# user_id password grade#1 #2 #3 #4 student1 password1 100 0 0 0 student2 password2 0 0 0 0 student3 password3 0 0 0 0You can assume there will be (<=) 5 students. And you can decide your own format (number of characters) of students' user ids and passwords, as long as you can match student's user_id and password. There will be 4 (four) grades for each student and each grade is a positive integral number (<= 100). You have to keep track of all students' info and update the file accordingly, so student information file reflects latest status (at the end of each connection). By the way, you don't have to implement the comment ("#") part.
- Only client program will need a user interface. Server program will (passively) response to client's request (construct and check messages automatically). For the sake of testing, you should provide two user interfaces for users (TA and you) to type in each filed (for all inputs).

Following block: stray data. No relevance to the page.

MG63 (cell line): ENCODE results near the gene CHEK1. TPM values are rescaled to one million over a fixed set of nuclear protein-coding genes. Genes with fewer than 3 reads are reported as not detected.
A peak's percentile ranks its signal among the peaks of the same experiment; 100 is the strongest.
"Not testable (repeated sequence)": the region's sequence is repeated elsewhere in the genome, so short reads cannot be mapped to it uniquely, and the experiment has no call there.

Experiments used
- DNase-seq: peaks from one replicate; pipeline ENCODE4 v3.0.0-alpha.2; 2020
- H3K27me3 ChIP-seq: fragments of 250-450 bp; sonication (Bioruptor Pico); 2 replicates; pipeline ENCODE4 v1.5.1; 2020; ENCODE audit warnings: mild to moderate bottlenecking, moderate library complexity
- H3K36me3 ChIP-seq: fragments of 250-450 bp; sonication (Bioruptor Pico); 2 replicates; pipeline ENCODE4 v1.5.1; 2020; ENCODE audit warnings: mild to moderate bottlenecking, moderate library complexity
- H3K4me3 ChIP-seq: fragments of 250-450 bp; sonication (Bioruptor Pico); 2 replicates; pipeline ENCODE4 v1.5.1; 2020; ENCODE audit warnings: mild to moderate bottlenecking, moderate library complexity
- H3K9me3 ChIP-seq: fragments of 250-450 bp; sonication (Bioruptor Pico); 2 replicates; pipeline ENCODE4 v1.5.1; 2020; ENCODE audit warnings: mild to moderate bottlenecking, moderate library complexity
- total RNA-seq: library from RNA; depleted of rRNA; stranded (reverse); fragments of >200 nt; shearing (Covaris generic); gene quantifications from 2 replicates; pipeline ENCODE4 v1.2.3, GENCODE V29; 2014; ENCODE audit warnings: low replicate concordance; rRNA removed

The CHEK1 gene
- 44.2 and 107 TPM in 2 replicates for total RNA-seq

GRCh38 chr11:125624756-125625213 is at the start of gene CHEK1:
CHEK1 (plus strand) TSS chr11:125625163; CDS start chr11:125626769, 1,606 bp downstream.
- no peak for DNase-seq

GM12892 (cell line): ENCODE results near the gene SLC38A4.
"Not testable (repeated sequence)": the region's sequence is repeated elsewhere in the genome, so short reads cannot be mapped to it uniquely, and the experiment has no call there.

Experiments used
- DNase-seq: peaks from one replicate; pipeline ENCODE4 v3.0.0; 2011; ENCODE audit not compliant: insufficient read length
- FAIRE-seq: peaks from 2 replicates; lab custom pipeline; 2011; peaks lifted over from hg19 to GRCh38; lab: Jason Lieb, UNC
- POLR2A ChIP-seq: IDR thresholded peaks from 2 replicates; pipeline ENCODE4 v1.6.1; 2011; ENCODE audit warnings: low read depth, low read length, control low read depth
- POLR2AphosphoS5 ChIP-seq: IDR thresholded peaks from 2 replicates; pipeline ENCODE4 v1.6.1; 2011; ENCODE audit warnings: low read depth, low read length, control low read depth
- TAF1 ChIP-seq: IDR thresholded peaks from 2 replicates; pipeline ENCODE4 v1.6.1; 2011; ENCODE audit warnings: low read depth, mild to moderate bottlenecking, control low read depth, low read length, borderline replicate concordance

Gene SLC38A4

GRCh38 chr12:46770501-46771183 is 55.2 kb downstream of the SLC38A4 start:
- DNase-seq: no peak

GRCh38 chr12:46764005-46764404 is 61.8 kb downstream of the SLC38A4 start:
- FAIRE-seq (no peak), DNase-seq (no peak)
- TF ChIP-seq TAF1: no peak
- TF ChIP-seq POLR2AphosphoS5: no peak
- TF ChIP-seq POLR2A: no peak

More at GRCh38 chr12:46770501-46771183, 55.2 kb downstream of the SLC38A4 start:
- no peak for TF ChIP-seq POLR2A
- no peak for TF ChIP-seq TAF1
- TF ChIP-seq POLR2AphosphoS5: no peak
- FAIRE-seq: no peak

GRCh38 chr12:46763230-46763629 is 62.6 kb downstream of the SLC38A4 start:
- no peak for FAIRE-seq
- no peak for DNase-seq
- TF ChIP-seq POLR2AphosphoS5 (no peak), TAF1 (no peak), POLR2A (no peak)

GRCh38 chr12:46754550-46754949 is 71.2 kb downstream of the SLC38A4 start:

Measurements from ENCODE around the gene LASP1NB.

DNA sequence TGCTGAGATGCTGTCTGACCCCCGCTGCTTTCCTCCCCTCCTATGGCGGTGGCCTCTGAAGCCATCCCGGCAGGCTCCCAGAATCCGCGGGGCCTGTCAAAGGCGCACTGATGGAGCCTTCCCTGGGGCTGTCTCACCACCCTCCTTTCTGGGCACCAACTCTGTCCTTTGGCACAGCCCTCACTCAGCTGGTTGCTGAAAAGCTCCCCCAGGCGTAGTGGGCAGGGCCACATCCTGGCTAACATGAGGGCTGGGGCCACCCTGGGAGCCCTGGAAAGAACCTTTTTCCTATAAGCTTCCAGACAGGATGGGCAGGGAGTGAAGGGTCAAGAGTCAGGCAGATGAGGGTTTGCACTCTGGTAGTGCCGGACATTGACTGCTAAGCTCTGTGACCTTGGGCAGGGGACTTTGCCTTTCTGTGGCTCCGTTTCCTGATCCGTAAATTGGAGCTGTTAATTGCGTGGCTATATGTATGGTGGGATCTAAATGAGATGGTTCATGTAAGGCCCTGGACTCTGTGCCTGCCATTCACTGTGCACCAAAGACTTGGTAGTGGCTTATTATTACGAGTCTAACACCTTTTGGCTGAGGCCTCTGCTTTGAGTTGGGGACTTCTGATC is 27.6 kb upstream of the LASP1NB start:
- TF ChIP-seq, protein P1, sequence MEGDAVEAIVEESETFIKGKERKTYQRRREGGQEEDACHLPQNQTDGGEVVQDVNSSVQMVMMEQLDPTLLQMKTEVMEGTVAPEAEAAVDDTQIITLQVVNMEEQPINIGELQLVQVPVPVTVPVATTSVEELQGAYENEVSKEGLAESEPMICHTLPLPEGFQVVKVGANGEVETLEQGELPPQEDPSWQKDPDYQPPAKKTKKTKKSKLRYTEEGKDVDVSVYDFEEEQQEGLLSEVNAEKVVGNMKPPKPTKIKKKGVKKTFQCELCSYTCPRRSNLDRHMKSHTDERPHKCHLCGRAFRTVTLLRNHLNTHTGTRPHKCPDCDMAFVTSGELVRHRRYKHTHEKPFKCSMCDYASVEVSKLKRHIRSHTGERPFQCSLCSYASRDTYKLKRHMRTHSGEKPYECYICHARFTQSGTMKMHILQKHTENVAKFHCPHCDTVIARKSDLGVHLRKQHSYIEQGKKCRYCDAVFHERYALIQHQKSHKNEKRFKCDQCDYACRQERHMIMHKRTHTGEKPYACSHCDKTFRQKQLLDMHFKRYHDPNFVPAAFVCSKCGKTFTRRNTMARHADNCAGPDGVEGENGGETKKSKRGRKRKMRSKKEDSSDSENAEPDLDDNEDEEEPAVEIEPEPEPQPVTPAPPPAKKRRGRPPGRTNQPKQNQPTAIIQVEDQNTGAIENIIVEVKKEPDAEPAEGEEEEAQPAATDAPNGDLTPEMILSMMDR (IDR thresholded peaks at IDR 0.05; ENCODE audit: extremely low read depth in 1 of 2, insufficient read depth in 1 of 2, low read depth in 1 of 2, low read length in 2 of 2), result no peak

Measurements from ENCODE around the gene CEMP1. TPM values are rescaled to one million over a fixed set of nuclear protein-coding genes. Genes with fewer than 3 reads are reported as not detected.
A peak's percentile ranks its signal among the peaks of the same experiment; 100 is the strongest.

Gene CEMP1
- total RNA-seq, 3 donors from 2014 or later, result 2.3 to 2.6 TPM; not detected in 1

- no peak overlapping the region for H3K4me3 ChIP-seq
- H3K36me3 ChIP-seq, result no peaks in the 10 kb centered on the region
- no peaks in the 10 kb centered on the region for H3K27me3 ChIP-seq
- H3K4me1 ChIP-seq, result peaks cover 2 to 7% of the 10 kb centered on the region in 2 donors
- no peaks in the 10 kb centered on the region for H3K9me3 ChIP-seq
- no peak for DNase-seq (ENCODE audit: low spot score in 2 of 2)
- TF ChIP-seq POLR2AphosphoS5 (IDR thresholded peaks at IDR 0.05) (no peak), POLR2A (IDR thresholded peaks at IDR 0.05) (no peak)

Regular or debugging mode should be activated by command line parameter, like "client -d -h servername -p port_no" or " client servername port_no y " to activate the debugging mode.
- Regular interface (mode): Users can type in Action and Data fields. (UID will be filled in by client / server programs.)
- Debugging interface (mode): User can type in all fields (UID, Action, and Data), so error-handling can be tested.
- You should print out entire message block of all messages exchanged for both client and server program with proper prefixes to identify message is sent or received (or from client or server). [Hint: there are lots of string related functions which will significantly shorten the time you spend on this assignment.]
- RCS and Makefile should be used. Here is the instruction for using RCS.
- If you plan to use Java (instead of C/C++), you should submit your program like everyone else, include a detail instruction on how to compile and run your programs, and make an arrangement with TA if your program only run on your own computer (likely TA will run your programs on CS's machines, such as redhat??.cs.uh.edu or bayou; do a demonstration if necessary.)
Answer these questions and include them in your README file. The answers are usually short and should be less than 3-4 lines.
- Our homemade protocol for grade submission assumes reply from server is always correct. If client receives message from server and finds UID is different, or unknown action, what is the best way to handle this kind of problem? Write a short paragraph (less than 3 lines) to state your solution.
- Is this user id/password authentication safe? State your reason.